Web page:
Does anyone really know why we are fighting for Kashmir?After so many years of bloodshed and loss of innocent lives can the people of these two countries not start to think differently?That would change the mindset of the politicians faster than anything else.Let us not forget that those in power will always go with the general perceptions of their people.If we collectively change our thinking,influence our media,who knows,our future generations may thank us for having removed the haterd and prejudice from their psyche. We are two poor countries whose meagre resources could be much better utilised rather than wasting them in arming ourselves against people who once were part of a single nation.Let's start thinking differently!'

Map issues


The current map of India (a CIA map)...

What "current map of India"? Don't stick in random references onto this page. If the map is not posted here, then assume it doesn't exist. Otherwise, you just confuse readers. --Jiang 21:14, 10 Sep 2004 (UTC)

Maharaja Hari Singh was a Sikh. That is absolute truth and factual. Some people keep changing him to either Hindu or Dogra which is entirely incorrect.

Kashmir , doesn't include Jammu and Ladakh as shown in the map .... please correct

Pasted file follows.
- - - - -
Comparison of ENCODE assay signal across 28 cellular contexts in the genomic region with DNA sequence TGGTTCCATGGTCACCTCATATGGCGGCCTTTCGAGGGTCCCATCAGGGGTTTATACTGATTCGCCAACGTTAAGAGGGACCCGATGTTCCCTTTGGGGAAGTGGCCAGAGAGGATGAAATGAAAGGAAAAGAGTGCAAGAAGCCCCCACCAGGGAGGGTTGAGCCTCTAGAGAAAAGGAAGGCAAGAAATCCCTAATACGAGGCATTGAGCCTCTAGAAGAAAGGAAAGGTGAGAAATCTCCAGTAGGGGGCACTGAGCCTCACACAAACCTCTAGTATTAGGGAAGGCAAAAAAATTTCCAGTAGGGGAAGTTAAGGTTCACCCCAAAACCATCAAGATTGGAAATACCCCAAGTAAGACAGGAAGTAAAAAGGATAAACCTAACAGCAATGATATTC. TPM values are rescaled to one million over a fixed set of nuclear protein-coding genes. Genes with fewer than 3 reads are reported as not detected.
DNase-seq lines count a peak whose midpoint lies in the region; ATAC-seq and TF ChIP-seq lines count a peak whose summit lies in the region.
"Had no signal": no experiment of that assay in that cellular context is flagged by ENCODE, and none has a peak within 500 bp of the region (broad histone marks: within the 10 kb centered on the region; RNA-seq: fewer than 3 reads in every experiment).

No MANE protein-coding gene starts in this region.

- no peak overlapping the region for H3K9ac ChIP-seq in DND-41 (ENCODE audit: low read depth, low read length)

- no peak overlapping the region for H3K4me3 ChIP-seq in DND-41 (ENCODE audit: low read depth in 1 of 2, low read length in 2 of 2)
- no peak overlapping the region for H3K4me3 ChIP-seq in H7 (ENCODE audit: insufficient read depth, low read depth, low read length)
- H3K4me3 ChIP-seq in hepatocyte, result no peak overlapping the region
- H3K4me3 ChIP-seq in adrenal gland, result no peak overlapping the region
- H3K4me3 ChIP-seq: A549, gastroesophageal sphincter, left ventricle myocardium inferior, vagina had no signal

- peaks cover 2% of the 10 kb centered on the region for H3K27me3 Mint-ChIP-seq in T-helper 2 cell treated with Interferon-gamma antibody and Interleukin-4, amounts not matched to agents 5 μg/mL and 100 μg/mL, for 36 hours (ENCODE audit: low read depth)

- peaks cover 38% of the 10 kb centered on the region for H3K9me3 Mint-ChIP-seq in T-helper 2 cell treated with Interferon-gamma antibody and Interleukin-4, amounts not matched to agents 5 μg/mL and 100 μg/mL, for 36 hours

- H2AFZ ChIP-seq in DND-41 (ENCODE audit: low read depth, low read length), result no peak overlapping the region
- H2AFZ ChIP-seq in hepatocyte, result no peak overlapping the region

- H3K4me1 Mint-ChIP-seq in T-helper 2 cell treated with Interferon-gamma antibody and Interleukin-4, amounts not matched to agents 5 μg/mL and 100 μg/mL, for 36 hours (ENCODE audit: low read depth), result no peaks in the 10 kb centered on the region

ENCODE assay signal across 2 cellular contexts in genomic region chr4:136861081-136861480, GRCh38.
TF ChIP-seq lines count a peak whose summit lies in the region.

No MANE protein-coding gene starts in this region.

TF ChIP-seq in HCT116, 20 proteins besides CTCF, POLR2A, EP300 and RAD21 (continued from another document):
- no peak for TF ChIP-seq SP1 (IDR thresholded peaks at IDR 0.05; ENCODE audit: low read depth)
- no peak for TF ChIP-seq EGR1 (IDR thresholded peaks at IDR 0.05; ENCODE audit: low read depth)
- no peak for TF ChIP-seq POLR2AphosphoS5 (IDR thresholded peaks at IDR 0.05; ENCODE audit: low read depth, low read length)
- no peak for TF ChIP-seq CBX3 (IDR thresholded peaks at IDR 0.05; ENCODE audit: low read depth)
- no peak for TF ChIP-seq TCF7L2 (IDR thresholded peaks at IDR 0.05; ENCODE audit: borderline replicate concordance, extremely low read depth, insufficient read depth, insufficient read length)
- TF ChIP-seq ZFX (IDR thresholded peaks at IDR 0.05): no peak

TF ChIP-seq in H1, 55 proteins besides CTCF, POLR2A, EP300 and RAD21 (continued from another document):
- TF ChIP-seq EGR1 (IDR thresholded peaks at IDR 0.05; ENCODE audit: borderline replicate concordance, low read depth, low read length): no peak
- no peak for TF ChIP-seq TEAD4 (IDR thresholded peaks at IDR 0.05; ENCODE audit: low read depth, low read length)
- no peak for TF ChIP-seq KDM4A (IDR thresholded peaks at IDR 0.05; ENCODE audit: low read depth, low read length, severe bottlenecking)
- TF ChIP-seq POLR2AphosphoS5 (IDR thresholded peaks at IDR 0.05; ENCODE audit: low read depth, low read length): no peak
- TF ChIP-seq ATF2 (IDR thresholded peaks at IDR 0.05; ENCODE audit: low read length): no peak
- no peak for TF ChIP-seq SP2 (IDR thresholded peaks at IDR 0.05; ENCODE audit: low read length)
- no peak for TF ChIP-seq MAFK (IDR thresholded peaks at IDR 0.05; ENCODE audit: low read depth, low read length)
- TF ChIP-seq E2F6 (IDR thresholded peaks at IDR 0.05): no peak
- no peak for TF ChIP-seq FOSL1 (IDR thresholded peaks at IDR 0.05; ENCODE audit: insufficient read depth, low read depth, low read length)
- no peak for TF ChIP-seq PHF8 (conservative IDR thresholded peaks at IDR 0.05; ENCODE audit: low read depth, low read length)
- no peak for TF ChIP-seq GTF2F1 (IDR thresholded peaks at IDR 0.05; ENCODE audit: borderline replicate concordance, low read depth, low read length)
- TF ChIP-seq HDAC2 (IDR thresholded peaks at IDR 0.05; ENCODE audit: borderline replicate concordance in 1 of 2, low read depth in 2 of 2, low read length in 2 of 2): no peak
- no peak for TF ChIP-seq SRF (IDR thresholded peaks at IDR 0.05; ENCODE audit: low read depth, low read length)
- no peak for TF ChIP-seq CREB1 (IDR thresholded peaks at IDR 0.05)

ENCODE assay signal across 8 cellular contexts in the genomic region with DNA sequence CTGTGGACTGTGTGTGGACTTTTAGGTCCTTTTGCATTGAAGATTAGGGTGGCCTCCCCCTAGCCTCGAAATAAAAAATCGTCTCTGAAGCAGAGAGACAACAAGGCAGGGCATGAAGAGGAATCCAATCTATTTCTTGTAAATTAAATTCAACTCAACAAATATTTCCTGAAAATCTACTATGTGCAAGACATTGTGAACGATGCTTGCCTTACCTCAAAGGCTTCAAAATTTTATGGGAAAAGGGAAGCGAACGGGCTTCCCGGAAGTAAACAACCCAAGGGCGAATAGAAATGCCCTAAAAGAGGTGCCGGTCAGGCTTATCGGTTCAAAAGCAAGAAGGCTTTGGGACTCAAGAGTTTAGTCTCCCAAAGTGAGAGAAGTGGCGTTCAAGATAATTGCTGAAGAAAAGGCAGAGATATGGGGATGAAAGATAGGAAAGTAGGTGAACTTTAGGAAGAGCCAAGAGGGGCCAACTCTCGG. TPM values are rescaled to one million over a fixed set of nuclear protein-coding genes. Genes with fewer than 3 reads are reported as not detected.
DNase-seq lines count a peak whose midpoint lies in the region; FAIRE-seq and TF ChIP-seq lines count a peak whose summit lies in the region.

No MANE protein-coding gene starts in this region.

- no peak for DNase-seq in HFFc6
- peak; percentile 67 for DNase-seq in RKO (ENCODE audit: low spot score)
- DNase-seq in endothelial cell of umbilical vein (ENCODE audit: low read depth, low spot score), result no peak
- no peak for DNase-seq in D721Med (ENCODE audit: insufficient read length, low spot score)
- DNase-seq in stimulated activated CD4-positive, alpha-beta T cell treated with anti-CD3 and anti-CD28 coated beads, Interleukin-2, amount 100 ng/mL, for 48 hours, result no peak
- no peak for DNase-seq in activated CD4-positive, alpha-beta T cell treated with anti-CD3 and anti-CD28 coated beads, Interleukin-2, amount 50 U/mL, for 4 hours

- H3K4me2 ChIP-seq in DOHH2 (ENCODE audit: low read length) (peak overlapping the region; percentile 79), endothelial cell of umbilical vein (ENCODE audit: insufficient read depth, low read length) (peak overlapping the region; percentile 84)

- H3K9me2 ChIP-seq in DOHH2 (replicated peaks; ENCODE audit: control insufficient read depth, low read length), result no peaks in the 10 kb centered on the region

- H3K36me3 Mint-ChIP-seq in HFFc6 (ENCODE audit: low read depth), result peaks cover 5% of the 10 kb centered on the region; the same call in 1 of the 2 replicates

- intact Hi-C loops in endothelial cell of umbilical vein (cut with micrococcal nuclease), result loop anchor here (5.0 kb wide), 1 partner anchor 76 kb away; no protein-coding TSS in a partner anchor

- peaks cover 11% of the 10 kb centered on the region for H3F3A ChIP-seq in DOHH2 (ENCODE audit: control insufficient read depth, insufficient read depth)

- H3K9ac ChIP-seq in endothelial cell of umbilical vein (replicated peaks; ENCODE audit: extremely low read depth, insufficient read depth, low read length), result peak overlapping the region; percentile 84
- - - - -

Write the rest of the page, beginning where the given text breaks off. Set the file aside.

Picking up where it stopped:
First, the issue is princely state of Kashmir decided to stay as an independent country immediately after the 1947 devision, which was possible under the independence pact. But Jinnah, then ruler of pakistan, instigated by relegious extremists, sent Pakistani troups to Kashmir and the invaded pakistani army looted and raped kashmiri's (It is a replica of any muslim invasion- looting and raping). Kashmir sought help from then British empire, and later from Indian Union and joined Indian Union to protect its subject from brutal invasion of so called tribesman (disguised Pakistani Rangers.. evidences are plenty). Secondly, the concept of a minority (Sikh not Hindu) person to rule a majority (Muslim) is not acceptable to some relegious extremists shows the intolerance of Islamic Jihadis. Thirdly, kashmir is only a small part of Jammu and Kashmir; the territory of Ladakh, Jammu etc are not or rather were not muslim majority. Finally, Pakistan's attempt to make the Kashmir issue as a freedom struggle is mockery as India consist of second largest muslim population in the world and all that muslim's enjoy full freedom under a secular constitution; moreover it is a largest democracy in the world. It is also important to note that three major political figures in India today are from minority and not from Hindu relegious background (A.P.J. Abdul Kalam- President of India (a true Muslim), Manmohan Sing -Prime Minister(Sikh), Sonia Gandhi -Chief of ruling party (a Italian born catholic). So it is not the matter of relegious freedom; but to create another taliban or mullocracy for the benefit of handful relegious extremists/terrorists)